Monday, July 27, 2009

A priest’s testimony

“Llegas muy temprano”, (You’re too early!”) was the sacristan’s greeting as I closed the door upon entering the Assumption church here in Carcaixent, Valencia. It was 7:20 PM and the weekly mass is at 8:00 PM. I purposedly came earlier for I intended to make the usual 30-minute afternoon meditation there before the mass.

“José, why is there no electric fan in the chapel?”, I casually asked him, as I was heading towards the Blessed Sacrament chapel, with my backpack full of groceries (I bought some provisions earlier). Outside the church, the temperature reached up to 38 degrees Celcius and I was sweating like a pig.

“Es que tampoco no hay nadie que viene a estar allí” (Because nobody comes and stays there) was José’s less apologizing but poignant reply. What follows was his comment that left me pensive since then until the writing of this reflection:

“Casi no hay nadie ya que entienda lo que hay allí. Piensan que es un cajón, un ‘armario’ donde se guardan las ‘hostiacillas’ para la comunión. La gente reza delante de las imágenes y no delante del Sagrario porque ya no entiende qué es aquello” (Almost nobody understands what is inside there. They think that it is just a box, a kind of “container” of the hosts for communion. People pray before images (of a saint or Jesus) but not before the Tabernacle because they don’t understand anymore what is it).

* * *

It is very sad to think that people do not understand nor believe anymore that inside that “box” we call Tabernacle is Jesus Himself, in His Body, Blood, Soul and Divinity. It is Jesus Christ in Person, under the especie of bread. Jesus Christ – the same Lord and God that the angels, saints and all heavenly powers adore – is sacramentally present in the Tabernacle. He, Whom no angel would dare to look at directly without absolute reverence, is there inside the Tabernacle, ignored by people.

When we say sacramental presence, it simply means Jesus is really present, but under the mode of presence (appearance) of the bread. The “bread” is not anymore bread in its essence but only in its appearance. Its essence (its “whatness”) is the Body of Christ. But neither it is a symbol of Christ’s presence, like some Protestants claim: it is Christ Himself present, alive. He looks at us; He listens to us.

We may not perceive Him with our physical eyes (like we see the person next to us), but His presence there in the Blessed Sacrament does not depend upon our perceiving Him. “Blessed is he who believes even without seeing.” Our incapacity to perceive His presence physically does not negate such presence. Only he who has the “eyes of faith” can perceive Christ’s Real Presence in the Tabernacle. “For what is essential is invisible to the eye” (The Little Prince).

* * *

We, priests, should be the first to give testimony to this truth – not so much in words as in deeds. To give witness to Christ’s Real and Sacramental Presence in the Tabernacle, no argument is more convincing than the living testimony of the parish priest who visits frequently the Blessed Sacrament Adoration Chapel. Once again, St. John Mary Vianney is exemplar in this respect.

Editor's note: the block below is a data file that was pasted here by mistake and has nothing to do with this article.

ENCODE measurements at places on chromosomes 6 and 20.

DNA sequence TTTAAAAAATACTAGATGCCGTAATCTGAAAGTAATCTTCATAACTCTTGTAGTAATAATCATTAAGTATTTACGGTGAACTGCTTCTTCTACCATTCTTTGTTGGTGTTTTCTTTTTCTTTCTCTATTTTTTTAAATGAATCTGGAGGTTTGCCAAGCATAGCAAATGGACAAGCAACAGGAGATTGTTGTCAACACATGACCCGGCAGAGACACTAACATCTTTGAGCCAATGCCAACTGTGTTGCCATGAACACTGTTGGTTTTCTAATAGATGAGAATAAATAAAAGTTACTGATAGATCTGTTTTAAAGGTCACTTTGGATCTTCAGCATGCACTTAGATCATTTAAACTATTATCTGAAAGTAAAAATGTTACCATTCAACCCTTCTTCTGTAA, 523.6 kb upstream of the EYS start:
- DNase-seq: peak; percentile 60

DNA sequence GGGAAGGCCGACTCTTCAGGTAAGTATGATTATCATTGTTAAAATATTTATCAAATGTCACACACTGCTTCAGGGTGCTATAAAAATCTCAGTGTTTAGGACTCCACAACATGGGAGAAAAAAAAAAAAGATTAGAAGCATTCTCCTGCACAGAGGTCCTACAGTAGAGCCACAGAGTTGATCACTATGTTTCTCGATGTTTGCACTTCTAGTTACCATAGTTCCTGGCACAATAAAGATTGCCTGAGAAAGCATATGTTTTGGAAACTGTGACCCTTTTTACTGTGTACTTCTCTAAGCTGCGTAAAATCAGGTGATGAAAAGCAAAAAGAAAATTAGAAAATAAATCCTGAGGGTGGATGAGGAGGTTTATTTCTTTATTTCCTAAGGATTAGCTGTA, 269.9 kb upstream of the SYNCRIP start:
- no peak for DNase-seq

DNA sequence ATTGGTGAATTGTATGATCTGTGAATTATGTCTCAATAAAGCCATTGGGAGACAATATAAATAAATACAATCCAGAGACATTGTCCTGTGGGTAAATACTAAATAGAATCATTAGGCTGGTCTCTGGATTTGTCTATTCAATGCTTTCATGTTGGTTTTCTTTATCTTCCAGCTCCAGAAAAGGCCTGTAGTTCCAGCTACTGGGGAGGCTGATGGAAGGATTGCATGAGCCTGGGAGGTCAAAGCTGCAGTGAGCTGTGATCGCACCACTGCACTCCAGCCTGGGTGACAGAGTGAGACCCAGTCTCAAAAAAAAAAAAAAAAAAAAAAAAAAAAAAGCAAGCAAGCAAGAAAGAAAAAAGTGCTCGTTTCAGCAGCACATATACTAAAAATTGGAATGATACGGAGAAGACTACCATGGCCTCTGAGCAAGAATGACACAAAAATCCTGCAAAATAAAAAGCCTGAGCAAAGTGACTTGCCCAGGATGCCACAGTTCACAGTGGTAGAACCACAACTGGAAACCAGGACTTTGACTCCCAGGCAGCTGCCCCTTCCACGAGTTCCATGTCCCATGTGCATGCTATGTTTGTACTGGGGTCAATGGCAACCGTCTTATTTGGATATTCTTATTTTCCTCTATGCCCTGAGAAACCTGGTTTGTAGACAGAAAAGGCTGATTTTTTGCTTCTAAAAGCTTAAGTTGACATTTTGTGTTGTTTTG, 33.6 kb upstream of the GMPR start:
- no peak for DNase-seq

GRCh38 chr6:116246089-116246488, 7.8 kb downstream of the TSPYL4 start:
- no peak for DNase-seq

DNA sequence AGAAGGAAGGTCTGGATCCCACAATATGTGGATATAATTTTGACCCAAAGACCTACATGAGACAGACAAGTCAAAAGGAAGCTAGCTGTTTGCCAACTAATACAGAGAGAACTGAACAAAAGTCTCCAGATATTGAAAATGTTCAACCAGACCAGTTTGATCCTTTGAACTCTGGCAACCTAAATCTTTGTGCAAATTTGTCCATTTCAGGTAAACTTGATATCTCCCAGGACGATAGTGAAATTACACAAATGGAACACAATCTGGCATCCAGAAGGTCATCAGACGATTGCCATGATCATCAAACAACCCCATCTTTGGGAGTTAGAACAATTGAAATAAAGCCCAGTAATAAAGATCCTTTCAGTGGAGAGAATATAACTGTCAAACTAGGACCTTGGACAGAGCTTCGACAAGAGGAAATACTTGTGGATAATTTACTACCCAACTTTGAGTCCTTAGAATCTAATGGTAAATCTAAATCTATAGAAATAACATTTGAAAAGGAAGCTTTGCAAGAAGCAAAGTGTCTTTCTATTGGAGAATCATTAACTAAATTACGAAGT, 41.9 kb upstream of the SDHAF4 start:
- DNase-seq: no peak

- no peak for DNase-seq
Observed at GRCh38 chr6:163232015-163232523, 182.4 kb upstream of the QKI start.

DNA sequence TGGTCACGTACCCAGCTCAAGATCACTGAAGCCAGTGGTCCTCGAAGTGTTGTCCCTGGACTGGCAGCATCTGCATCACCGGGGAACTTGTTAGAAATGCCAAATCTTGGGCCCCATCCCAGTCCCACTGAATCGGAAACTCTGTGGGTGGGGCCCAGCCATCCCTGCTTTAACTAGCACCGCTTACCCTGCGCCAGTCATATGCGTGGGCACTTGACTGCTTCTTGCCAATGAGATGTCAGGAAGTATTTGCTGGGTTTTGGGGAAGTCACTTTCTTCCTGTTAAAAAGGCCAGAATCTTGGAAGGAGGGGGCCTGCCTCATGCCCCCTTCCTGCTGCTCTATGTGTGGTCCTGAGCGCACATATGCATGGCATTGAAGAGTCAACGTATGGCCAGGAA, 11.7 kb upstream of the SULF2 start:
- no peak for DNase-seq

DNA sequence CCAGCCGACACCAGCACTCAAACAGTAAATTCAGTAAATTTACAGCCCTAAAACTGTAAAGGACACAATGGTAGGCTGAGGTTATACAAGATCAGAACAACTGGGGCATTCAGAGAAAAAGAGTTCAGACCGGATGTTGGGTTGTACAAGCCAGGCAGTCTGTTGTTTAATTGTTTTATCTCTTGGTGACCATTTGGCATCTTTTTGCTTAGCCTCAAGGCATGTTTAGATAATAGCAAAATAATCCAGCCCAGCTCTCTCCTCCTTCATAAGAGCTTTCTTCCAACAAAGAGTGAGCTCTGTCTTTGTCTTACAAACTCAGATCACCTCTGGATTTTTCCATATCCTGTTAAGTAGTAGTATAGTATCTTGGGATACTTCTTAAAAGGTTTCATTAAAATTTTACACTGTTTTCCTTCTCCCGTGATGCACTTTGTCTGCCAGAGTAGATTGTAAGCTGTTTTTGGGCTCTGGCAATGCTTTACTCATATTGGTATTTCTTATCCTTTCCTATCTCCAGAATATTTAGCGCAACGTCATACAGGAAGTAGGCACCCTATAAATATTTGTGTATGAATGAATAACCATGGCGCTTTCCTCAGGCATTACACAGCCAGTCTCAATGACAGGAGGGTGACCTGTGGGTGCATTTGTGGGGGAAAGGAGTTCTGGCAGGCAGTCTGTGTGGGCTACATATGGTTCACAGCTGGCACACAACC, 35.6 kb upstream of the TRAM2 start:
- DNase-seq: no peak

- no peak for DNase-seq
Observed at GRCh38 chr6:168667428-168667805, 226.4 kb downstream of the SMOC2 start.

I can’t understand why a parish priest would construct an Adoration Chapel, adorn it marvelously and yet, is seldom seen praying inside it. Frequent visits to the Blessed Sacrament during the day is not only a pious practice strongly recommended by the Church, but something that the priest should feel the need to do if he aspires for an efficient and meaningful priestly ministry.

I think, every pastoral activity – seminars, constructions, visitations, social care, etc. – should take its go-signal after various consultations with the Lord in the Adoration Chapel. After all, every parish project or activity does not – if we come to think of it – belong to the parish priest. It is the Lord’s initiative, don’t you think?

* * *

Of course, I am not insinuating that, perhaps, we are not praying for the success of our parish activities. What I am trying to say is that the order we are following is a mistake. Most of the time, we proceed with the activity; then, we pray for it. We should reverse the order: we consult first the Lord in prayer; we even offer sacrifices to ask for the His enlightenment; then, we proceed with the activity or project. (Prayer, sacrifices, action).

I’m sure, for whatever parish project or activity, the Parish Council is consulted. Why not consult the Lord also in the Adoration Chapel a talk to Him personally? An activity or a certain parish project alone already entails frequent visits to the Adoration Chapel. If we want parishioners to believe in Christ’s Real Presence, we, priests, should be the first to give testimony to this truth and show our conviction through our action.

* * *

José’s last comment struck me like a lightning: “Es que tampoco los sacerdotes aquí vienen para estar allí. Nadie da testimonio. Por eso, la gente no sabe con quien pueden identificarse” (Because our priests here neither come to stay there. No one gives testimony; so people can’t find an example to emulate).

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"Sacerdotes, 'consagrados en la Verdad'"

Estar inmersos en la Verdad, en Cristo, de este proceso forma parte
la oración, en la que nos ejercitamos en la amistad con Él y aprendemos a
conocerle: su forma de ser, de pensar, de actuar. Rezar es un caminar en
comunión personal con Cristo, exponiendo ante Él nuestra vida cotidiana,
nuestros logros y nuestros fracasos, nuestras fatigas y nuestras alegrías -es un
simple presentarnos a nosotros mismos ante Él. Pero para que esto no se
convierta en un autocontemplarse, es importante que aprendamos continuamente a
rezar rezando con la Iglesia.